ASA Staffing Index Surges 15% From Year Ago
According to the American Staffing Association (ASA):
1. "Temporary Help Employment Is a Strong Coincident Economic Indicator When the Economy Is Emerging From a Recession — A sustained upturn in staffing jobs would signal the end of the current recession."
2. "Temporary Help Employment Is a Leading Indicator for Nonfarm Employment - Staffing job trends lead nonfarm employment by three months when the economy is emerging from a recession and by six months during periods of normal economic growth."
From the ASA's most recent report:
"Staffing employment in March is 15% higher than in the same month last year, according to the ASA Staffing Index (see chart above). The index for March is 83, up from 80 for February, suggesting that staffing employment has increased almost 4% over the past month. Staffing payrolls have shown steady growth over the past five weeks."
1. Since the first of the year, the ASA Staffing Index has increased or remained flat in every week except one.
2. For the last 17 weeks going back to last November, the ASA staffing increased from the same week in the previous year, following 80 consecutive weeks of annual percentage decreases that started in May 2008.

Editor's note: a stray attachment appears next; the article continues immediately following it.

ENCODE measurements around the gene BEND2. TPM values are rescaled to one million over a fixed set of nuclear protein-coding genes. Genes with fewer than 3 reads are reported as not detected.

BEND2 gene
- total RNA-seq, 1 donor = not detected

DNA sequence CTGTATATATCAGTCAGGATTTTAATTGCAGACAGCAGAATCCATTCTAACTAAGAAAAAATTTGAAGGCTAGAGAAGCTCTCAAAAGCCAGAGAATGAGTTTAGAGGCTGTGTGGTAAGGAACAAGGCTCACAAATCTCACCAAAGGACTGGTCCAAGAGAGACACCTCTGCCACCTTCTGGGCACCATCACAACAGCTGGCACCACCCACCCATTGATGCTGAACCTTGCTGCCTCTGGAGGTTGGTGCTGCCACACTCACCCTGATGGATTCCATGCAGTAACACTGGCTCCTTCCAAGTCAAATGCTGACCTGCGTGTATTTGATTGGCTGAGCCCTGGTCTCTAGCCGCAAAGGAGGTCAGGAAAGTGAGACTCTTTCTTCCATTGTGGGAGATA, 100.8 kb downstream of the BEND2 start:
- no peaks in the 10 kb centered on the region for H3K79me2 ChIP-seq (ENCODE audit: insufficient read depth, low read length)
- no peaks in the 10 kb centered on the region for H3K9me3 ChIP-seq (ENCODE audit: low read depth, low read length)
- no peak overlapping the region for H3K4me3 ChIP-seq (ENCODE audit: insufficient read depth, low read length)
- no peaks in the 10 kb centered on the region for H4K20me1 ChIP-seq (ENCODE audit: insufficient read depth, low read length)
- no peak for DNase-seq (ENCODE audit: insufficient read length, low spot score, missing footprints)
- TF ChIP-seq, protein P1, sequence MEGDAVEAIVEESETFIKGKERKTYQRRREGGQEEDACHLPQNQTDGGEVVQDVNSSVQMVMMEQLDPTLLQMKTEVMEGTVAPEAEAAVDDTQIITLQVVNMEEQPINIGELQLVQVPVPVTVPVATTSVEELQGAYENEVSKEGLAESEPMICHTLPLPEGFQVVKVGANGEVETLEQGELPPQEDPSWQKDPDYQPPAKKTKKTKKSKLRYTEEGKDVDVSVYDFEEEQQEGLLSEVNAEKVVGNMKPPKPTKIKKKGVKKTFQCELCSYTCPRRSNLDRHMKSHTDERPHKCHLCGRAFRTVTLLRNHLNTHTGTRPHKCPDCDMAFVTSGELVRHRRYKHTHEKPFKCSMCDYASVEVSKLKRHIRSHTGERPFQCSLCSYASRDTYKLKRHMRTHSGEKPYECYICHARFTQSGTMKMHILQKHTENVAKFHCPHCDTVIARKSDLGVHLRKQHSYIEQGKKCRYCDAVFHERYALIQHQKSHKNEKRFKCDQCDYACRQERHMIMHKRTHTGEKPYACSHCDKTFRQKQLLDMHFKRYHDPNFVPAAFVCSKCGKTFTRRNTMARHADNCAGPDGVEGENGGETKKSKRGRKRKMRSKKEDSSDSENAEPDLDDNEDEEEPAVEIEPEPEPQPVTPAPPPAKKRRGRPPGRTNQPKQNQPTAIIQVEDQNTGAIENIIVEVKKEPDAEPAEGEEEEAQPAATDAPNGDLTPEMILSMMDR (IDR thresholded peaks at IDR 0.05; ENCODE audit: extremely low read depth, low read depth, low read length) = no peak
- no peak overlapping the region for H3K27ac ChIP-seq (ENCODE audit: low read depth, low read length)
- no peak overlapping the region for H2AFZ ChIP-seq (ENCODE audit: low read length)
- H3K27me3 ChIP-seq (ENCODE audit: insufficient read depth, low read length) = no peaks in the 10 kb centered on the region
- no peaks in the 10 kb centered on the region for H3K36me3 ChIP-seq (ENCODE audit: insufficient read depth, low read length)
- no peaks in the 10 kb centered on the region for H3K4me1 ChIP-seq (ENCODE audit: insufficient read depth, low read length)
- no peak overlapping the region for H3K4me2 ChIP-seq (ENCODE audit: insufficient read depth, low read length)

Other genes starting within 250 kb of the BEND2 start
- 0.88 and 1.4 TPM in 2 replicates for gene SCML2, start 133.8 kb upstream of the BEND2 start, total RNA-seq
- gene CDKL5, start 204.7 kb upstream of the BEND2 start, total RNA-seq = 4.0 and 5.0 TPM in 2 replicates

As I reported earlier, today's BLS report showed a record 6-month increase of 312,600 temporary workers from October 2009 to March 2010. Along with the recent strong improvement in the ASA Staffing Index, these two positive trends in temporary hiring provide convincing evidence that the labor market is gradually improving, and as leading indicators suggest a continuation of the employment gains that started in March (162,000 jobs).
In the early stages of economic recovery, employers remain cautious in their hiring decisions, and use temporary workers initially to meet higher demand for their products. As the current economic rebound gains greater momentum and employers become more confident about a continued economic expansion, they'll start hiring permanent workers - which will bring down the jobless rate in the coming months.